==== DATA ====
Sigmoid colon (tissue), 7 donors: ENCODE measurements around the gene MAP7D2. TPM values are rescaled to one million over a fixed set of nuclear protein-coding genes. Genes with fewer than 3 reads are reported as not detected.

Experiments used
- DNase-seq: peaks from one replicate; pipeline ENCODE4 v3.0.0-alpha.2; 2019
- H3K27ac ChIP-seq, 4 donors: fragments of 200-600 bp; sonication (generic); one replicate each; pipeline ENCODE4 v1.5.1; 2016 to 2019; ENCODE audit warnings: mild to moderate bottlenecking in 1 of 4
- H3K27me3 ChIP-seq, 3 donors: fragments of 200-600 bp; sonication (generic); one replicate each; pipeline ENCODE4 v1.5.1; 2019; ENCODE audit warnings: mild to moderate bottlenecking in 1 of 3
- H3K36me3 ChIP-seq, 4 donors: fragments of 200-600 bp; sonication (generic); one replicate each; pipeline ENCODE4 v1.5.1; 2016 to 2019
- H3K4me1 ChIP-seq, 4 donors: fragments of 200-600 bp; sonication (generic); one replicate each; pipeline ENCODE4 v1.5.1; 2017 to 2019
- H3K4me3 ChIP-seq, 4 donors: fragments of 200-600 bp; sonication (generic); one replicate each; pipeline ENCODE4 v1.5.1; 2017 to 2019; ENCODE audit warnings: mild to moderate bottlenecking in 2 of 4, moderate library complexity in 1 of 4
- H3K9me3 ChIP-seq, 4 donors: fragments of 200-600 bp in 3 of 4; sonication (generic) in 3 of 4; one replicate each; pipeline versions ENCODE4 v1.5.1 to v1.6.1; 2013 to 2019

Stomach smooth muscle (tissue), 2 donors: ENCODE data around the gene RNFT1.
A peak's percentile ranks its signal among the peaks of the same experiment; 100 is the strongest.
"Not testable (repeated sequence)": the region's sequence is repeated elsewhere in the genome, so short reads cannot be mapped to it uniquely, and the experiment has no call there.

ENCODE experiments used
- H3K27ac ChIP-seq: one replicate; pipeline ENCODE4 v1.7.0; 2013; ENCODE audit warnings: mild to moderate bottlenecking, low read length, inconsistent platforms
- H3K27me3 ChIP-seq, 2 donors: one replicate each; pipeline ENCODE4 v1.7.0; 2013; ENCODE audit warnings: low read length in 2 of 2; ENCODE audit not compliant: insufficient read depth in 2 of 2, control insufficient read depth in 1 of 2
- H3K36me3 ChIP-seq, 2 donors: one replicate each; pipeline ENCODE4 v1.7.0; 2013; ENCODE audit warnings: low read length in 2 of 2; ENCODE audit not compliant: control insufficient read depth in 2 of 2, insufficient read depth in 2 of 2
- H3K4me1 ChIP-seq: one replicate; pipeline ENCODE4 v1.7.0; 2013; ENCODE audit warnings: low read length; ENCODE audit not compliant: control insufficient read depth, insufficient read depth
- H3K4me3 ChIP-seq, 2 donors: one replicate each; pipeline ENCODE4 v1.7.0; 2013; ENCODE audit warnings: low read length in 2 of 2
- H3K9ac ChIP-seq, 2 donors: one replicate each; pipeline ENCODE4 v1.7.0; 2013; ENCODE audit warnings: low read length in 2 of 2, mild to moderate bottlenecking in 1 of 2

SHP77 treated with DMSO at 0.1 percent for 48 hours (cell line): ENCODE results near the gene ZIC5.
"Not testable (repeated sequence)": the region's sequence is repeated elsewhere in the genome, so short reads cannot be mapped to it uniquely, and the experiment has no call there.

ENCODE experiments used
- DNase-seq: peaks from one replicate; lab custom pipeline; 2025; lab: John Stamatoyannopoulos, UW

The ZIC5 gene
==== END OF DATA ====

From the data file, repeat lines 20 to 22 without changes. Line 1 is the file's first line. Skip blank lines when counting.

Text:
SHP77 treated with DMSO at 0.1 percent for 48 hours (cell line): ENCODE results near the gene ZIC5.
"Not testable (repeated sequence)": the region's sequence is repeated elsewhere in the genome, so short reads cannot be mapped to it uniquely, and the experiment has no call there.

ENCODE experiments used